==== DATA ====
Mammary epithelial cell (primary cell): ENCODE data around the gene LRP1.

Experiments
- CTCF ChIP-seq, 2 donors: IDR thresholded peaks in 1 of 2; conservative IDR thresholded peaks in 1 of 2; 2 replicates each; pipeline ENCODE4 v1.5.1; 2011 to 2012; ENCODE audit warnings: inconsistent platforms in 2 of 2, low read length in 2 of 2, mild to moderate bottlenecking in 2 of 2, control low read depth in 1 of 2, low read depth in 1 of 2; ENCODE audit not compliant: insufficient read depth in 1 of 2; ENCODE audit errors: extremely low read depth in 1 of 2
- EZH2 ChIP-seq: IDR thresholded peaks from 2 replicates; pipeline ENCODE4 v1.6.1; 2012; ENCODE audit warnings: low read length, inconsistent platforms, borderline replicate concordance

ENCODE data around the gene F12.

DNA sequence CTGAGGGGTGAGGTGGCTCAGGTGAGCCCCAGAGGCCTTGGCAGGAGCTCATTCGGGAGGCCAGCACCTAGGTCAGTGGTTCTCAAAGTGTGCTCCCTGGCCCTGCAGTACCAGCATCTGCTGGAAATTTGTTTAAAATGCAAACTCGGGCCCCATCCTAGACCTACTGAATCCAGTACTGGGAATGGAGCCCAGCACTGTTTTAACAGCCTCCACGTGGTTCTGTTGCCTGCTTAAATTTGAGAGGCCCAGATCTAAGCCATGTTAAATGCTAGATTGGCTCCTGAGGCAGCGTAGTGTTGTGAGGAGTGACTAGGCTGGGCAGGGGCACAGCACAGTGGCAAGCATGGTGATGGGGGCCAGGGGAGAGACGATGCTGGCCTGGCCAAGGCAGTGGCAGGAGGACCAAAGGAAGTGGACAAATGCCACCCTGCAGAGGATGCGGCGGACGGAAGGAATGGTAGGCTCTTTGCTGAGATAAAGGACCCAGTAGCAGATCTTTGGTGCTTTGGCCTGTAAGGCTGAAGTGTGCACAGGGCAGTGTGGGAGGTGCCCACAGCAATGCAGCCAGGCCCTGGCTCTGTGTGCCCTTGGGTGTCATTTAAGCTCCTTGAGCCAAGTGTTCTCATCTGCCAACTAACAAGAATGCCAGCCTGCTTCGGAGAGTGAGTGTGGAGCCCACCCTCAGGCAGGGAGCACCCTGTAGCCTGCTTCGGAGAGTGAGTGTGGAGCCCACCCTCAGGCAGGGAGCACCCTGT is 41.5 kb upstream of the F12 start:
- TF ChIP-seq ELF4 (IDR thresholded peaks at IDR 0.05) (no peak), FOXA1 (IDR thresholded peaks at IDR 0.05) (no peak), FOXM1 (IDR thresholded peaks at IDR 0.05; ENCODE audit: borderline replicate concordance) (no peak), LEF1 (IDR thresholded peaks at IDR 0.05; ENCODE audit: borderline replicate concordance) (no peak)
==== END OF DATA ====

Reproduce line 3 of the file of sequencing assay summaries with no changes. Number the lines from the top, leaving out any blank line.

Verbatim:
- CTCF ChIP-seq, 2 donors: IDR thresholded peaks in 1 of 2; conservative IDR thresholded peaks in 1 of 2; 2 replicates each; pipeline ENCODE4 v1.5.1; 2011 to 2012; ENCODE audit warnings: inconsistent platforms in 2 of 2, low read length in 2 of 2, mild to moderate bottlenecking in 2 of 2, control low read depth in 1 of 2, low read depth in 1 of 2; ENCODE audit not compliant: insufficient read depth in 1 of 2; ENCODE audit errors: extremely low read depth in 1 of 2